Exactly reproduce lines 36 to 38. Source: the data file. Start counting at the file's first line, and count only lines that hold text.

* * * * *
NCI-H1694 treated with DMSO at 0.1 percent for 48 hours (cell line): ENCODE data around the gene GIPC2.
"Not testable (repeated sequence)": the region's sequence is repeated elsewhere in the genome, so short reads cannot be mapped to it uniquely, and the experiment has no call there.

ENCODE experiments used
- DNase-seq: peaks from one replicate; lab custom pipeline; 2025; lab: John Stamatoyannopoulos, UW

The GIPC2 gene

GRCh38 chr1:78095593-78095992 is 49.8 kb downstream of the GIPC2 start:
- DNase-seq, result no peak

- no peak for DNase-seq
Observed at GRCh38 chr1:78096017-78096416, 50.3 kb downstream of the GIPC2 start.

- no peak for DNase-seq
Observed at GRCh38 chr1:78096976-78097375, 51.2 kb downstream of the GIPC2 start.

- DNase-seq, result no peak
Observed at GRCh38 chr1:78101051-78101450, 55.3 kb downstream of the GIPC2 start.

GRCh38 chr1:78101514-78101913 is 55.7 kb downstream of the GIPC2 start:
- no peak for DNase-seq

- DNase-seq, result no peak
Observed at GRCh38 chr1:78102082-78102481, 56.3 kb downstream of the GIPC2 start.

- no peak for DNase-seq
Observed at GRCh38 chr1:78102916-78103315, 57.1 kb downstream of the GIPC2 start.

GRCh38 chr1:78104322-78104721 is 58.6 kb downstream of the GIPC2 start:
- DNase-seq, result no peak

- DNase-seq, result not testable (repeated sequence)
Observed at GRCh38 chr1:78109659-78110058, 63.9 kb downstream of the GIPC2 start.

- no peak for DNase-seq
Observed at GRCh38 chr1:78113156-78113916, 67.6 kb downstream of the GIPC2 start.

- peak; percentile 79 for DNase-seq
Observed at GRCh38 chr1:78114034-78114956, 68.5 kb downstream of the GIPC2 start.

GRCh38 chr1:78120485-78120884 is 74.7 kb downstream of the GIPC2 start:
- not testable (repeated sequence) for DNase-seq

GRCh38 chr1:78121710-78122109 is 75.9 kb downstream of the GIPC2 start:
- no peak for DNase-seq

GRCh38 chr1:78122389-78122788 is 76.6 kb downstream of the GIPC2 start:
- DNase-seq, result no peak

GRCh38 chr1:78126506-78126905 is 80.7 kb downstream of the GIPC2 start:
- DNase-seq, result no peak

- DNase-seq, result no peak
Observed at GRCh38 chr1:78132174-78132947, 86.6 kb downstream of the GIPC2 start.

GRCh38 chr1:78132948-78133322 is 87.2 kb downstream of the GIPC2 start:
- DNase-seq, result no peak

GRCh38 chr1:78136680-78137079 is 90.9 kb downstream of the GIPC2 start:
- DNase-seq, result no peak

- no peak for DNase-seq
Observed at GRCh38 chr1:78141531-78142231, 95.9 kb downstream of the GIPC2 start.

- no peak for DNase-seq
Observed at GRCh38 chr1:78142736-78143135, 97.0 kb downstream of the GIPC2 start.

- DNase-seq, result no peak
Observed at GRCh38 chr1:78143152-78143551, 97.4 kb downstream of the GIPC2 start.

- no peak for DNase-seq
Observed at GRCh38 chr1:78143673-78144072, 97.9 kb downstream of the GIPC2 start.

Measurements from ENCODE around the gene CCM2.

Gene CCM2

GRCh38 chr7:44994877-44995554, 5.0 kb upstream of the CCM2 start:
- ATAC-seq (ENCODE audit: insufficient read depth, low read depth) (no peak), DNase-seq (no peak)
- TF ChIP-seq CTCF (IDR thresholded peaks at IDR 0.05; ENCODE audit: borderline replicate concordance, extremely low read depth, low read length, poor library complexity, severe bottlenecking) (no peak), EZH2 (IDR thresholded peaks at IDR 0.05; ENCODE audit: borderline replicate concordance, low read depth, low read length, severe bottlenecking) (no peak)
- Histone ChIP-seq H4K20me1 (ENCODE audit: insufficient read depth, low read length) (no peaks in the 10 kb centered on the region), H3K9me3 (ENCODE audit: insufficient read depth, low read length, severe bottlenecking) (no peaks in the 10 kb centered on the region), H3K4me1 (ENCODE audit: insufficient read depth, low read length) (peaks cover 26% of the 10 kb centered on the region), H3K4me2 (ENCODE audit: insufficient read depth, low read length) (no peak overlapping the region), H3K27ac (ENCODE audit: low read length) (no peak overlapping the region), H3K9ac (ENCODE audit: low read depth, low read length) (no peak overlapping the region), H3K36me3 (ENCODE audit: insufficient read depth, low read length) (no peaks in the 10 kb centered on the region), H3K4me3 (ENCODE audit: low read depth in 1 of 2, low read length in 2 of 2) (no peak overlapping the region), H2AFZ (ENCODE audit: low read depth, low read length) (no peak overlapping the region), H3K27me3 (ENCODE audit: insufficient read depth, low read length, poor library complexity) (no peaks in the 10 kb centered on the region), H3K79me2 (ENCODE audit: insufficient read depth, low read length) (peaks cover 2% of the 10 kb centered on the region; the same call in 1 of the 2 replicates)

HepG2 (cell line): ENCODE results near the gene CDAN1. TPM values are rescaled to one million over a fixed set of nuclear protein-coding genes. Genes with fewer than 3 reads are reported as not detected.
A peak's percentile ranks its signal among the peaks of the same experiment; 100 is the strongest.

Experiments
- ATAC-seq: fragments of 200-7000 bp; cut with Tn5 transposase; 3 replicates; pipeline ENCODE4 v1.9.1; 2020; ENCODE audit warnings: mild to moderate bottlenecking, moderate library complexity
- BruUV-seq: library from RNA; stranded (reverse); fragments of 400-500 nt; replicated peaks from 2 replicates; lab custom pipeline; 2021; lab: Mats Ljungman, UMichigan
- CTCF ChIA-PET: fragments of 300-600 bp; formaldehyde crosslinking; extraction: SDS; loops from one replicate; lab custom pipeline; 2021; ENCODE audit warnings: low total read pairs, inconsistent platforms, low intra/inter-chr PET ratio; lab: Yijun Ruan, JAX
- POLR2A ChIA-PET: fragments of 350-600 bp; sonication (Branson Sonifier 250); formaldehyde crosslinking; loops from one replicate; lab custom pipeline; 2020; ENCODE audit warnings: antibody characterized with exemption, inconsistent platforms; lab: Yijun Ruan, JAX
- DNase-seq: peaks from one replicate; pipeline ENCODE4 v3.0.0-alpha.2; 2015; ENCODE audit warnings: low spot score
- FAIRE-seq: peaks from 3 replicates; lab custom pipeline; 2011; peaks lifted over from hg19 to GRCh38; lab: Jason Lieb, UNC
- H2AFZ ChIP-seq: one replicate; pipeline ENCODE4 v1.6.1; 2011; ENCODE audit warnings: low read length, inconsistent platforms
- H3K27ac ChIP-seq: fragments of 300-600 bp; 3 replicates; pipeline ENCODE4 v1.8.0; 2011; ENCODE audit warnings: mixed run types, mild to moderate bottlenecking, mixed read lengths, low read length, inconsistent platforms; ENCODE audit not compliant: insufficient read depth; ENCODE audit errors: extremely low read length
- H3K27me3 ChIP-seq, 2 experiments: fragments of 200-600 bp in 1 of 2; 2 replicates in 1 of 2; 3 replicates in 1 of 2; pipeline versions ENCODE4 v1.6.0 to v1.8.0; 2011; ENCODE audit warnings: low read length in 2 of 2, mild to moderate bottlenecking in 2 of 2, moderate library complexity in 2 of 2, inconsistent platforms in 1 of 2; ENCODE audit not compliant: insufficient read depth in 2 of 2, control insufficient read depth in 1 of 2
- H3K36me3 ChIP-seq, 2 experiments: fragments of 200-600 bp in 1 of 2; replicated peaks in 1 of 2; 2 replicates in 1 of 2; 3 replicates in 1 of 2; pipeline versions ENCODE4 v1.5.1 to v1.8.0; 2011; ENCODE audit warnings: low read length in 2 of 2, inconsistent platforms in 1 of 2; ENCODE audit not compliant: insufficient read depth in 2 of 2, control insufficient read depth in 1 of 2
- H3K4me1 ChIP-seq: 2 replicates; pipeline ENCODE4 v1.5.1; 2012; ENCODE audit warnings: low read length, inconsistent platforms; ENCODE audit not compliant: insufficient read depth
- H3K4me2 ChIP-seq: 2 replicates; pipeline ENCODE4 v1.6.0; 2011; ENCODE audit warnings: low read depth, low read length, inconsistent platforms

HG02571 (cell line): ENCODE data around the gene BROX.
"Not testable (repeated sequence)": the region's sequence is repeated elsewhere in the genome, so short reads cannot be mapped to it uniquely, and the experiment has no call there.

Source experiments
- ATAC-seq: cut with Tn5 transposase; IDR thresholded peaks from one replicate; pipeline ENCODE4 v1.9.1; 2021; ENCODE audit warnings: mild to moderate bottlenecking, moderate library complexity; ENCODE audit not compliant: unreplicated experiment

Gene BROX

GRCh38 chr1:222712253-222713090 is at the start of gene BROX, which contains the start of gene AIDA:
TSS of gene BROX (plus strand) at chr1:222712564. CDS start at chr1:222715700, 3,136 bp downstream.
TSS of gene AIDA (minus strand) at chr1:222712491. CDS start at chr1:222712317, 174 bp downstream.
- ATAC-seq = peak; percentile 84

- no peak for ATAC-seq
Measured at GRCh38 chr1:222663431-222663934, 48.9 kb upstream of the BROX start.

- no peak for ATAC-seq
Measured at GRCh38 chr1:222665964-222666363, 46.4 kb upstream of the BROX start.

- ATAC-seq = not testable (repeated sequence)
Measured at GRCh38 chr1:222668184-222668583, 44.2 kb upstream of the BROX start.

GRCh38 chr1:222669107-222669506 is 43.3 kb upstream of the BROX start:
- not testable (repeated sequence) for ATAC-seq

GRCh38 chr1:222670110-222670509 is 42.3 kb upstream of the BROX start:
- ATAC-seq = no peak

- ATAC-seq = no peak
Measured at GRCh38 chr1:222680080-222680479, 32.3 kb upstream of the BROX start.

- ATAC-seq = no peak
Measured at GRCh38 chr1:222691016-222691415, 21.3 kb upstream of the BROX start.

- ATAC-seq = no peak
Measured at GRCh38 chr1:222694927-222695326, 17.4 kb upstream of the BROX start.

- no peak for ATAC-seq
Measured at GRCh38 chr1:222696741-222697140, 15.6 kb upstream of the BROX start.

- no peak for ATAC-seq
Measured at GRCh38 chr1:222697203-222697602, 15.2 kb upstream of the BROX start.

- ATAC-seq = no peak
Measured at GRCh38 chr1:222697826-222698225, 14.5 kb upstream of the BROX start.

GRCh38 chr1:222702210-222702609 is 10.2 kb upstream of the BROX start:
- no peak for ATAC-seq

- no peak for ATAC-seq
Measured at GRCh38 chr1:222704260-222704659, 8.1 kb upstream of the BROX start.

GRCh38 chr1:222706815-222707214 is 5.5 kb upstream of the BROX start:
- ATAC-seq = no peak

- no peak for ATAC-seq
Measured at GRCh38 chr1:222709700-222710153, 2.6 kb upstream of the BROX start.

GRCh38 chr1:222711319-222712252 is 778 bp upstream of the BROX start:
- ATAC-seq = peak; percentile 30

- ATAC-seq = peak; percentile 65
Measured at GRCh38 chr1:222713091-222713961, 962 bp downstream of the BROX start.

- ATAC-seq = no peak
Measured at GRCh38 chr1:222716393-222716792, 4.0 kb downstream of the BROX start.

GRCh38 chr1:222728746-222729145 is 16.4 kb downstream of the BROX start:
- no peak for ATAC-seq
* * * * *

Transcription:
- DNase-seq, result no peak
Observed at GRCh38 chr1:78132174-78132947, 86.6 kb downstream of the GIPC2 start.

GRCh38 chr1:78132948-78133322 is 87.2 kb downstream of the GIPC2 start: